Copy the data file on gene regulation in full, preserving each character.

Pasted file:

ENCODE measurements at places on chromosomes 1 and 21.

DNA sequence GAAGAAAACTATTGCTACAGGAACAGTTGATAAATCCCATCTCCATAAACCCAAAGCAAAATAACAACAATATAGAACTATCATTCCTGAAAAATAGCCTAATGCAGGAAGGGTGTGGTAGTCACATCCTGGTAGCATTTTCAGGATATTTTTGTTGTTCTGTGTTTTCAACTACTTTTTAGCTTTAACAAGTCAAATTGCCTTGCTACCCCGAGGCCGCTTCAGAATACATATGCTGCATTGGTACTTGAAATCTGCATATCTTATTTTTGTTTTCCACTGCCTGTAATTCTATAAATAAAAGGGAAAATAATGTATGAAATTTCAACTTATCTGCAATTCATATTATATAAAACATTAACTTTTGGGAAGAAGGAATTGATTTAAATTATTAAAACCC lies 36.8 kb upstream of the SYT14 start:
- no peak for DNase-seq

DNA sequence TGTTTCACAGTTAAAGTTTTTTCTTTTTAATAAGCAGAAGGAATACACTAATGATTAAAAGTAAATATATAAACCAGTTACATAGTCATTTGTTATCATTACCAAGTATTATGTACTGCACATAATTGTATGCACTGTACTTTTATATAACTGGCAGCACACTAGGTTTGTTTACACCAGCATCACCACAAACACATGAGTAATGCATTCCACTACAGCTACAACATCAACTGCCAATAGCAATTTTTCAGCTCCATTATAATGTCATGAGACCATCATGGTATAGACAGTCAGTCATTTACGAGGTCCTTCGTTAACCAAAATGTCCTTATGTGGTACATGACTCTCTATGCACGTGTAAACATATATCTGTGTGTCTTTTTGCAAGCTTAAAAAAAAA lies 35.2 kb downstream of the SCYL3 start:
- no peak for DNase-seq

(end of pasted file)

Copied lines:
ENCODE measurements at places on chromosomes 1 and 21.

DNA sequence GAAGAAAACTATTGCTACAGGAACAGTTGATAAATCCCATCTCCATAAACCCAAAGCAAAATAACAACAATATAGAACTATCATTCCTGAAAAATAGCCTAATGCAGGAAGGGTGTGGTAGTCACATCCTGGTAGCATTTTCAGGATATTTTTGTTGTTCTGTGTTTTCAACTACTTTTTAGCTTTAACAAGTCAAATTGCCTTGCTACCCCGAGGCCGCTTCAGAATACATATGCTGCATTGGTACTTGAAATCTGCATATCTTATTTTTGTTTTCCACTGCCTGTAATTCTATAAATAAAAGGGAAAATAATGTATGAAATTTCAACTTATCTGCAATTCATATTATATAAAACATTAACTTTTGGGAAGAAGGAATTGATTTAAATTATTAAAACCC lies 36.8 kb upstream of the SYT14 start:
- no peak for DNase-seq

DNA sequence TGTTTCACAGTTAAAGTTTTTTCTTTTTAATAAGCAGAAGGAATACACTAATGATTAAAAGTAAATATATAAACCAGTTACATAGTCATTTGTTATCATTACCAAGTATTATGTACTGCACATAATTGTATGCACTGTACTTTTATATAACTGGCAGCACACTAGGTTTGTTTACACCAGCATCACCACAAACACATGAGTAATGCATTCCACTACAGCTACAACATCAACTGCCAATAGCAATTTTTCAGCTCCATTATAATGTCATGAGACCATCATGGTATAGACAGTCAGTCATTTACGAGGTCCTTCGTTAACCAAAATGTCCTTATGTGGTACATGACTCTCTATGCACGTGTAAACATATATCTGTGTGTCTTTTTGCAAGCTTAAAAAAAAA lies 35.2 kb downstream of the SCYL3 start:
- no peak for DNase-seq